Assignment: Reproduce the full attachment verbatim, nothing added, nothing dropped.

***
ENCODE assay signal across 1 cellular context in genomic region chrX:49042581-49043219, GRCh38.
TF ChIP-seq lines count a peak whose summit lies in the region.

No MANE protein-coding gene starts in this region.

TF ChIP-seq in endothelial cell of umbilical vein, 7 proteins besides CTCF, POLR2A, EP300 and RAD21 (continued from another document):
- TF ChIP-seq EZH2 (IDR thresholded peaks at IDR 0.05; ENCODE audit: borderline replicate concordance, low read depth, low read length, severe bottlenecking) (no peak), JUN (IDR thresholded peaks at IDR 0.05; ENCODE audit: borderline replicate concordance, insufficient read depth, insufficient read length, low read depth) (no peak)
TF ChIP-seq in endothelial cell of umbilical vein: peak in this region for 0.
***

ENCODE assay signal across 1 cellular context in genomic region chrX:49042581-49043219, GRCh38.
TF ChIP-seq lines count a peak whose summit lies in the region.

No MANE protein-coding gene starts in this region.

TF ChIP-seq in endothelial cell of umbilical vein, 7 proteins besides CTCF, POLR2A, EP300 and RAD21 (continued from another document):
- TF ChIP-seq EZH2 (IDR thresholded peaks at IDR 0.05; ENCODE audit: borderline replicate concordance, low read depth, low read length, severe bottlenecking) (no peak), JUN (IDR thresholded peaks at IDR 0.05; ENCODE audit: borderline replicate concordance, insufficient read depth, insufficient read length, low read depth) (no peak)
TF ChIP-seq in endothelial cell of umbilical vein: peak in this region for 0.